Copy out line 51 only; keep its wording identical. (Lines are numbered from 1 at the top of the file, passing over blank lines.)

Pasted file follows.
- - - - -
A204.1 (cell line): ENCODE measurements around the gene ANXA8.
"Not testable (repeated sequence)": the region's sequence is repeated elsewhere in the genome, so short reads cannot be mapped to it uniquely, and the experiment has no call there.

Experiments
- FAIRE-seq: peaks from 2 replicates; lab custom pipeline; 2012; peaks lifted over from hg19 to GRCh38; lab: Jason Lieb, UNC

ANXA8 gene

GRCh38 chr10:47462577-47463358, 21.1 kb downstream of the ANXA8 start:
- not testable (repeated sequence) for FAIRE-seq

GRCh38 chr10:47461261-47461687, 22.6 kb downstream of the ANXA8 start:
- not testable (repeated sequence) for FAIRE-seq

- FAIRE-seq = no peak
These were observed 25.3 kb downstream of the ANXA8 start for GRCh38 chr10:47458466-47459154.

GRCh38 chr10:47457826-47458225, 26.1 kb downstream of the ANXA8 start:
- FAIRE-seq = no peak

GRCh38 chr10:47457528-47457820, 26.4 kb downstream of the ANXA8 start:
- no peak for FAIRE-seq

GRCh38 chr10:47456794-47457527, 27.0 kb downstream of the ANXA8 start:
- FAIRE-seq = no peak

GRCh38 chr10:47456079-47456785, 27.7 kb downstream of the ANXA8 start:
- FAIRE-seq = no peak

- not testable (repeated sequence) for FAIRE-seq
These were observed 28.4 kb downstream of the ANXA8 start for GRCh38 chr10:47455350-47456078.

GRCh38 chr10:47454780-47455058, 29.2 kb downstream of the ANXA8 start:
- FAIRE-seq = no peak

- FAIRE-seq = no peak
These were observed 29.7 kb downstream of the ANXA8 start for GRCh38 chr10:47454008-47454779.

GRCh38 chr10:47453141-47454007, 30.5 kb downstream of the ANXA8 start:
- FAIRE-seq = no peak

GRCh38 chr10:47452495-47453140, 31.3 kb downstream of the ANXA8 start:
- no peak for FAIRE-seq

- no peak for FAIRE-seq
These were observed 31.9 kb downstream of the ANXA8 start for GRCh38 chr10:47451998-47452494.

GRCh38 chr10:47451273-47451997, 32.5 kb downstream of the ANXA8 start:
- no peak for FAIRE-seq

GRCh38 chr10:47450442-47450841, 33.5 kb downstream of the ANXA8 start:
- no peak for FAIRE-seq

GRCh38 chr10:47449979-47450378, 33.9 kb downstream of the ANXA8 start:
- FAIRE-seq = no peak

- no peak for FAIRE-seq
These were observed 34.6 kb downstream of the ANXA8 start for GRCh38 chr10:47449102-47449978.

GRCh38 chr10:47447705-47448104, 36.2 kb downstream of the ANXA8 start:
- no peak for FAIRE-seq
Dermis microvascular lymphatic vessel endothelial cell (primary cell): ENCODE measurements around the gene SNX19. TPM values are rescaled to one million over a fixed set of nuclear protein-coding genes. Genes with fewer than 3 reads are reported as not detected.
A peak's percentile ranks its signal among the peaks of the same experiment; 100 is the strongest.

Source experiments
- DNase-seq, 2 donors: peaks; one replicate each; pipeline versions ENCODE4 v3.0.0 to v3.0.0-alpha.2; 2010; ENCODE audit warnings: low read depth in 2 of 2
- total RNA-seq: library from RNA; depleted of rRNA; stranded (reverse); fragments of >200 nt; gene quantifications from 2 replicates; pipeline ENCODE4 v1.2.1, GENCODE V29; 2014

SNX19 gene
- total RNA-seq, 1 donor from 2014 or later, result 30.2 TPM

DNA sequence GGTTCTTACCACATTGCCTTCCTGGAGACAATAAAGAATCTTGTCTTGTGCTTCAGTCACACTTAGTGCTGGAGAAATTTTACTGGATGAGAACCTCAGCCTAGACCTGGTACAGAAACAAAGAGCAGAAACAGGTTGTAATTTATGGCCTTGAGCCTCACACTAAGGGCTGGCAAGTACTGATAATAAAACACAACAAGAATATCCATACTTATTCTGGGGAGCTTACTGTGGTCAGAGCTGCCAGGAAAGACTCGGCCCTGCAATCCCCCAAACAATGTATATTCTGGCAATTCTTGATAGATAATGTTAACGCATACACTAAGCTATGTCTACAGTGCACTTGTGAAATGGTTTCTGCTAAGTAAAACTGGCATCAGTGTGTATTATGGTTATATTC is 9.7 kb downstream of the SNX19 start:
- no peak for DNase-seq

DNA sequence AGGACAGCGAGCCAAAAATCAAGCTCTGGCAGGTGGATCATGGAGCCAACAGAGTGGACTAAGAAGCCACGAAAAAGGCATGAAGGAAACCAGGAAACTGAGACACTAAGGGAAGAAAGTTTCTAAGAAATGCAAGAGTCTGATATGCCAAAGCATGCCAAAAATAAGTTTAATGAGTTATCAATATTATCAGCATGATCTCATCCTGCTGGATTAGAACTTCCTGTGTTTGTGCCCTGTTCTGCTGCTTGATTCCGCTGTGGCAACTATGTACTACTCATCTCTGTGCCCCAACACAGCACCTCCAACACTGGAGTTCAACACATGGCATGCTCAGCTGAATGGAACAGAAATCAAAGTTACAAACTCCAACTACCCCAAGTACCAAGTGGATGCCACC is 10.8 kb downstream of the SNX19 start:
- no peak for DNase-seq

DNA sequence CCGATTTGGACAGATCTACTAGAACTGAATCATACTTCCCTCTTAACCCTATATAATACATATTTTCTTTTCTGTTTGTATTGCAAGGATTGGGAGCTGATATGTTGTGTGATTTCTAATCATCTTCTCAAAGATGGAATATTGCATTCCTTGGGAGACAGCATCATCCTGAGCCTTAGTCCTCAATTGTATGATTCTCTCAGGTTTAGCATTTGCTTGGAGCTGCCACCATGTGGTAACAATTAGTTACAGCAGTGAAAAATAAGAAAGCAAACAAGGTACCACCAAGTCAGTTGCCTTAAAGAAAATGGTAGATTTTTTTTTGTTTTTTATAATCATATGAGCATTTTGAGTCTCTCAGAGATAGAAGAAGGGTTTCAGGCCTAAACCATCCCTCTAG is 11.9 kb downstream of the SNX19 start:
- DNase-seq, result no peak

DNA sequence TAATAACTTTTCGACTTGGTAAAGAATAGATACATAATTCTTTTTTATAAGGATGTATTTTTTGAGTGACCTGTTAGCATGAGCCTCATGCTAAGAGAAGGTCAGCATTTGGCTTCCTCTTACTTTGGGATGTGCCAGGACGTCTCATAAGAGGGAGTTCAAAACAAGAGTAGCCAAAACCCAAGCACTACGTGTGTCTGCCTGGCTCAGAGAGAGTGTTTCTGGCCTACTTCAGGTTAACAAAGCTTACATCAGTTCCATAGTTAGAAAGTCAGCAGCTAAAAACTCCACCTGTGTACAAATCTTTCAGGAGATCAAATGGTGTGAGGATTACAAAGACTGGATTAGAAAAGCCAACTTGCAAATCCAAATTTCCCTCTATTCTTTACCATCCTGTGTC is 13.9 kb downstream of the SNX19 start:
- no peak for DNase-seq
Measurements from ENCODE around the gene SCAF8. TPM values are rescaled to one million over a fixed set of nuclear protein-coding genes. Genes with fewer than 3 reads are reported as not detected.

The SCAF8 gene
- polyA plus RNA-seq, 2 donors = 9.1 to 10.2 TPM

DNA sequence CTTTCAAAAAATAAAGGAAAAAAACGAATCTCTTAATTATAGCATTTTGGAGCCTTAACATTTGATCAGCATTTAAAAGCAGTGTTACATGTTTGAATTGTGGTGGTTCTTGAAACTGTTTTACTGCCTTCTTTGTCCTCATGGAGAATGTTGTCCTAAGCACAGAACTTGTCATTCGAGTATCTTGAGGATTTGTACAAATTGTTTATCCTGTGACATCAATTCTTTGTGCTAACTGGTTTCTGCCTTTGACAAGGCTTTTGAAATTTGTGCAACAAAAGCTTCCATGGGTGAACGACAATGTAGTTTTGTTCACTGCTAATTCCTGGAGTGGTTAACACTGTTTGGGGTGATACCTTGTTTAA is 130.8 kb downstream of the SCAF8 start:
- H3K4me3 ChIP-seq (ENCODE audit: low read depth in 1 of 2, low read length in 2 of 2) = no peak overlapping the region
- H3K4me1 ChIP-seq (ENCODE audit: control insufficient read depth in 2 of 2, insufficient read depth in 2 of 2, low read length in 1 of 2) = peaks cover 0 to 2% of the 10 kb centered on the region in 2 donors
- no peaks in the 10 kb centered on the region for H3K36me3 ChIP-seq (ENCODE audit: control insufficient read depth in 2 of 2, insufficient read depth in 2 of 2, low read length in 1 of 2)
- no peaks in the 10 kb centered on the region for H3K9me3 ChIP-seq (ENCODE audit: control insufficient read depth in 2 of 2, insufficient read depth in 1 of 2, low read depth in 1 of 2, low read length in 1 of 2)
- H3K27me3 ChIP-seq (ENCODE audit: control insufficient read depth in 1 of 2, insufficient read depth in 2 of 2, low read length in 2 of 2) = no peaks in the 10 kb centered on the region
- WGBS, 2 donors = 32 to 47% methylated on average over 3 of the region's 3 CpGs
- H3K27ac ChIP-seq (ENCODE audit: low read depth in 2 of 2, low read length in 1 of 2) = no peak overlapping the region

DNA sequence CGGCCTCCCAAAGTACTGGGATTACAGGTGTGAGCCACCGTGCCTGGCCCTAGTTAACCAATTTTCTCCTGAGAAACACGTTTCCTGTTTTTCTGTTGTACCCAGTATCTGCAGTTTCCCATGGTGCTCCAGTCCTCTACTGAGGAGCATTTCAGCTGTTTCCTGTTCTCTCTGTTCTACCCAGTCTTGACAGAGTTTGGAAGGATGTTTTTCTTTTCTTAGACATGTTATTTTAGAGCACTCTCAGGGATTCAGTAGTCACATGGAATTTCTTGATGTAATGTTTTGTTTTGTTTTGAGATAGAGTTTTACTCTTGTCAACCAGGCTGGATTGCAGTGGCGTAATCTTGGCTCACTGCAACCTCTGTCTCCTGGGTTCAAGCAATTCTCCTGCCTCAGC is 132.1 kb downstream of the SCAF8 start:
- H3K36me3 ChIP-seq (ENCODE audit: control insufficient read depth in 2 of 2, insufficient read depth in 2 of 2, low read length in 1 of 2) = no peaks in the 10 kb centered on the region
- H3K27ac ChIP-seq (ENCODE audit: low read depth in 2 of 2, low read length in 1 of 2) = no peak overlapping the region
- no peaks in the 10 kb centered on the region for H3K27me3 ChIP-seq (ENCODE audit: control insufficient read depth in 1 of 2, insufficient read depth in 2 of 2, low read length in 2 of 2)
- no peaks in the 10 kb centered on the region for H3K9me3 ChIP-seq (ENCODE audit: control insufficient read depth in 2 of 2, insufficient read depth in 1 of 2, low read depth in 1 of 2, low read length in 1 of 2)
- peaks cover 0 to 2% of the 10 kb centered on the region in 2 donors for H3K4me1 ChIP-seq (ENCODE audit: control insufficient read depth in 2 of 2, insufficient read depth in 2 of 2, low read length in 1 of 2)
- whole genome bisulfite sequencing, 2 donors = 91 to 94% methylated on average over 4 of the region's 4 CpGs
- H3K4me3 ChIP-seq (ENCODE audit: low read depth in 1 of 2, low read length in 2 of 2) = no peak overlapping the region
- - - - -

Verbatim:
DNA sequence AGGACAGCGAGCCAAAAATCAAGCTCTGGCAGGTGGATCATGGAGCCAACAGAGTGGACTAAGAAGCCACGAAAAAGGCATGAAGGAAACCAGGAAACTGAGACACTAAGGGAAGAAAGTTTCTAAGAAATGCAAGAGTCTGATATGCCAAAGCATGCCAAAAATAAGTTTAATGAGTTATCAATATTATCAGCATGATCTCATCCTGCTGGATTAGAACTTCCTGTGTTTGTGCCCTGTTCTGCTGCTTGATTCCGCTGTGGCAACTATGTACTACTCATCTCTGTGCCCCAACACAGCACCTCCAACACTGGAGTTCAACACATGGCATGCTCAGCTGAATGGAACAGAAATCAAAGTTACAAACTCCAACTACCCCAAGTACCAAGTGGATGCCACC is 10.8 kb downstream of the SNX19 start: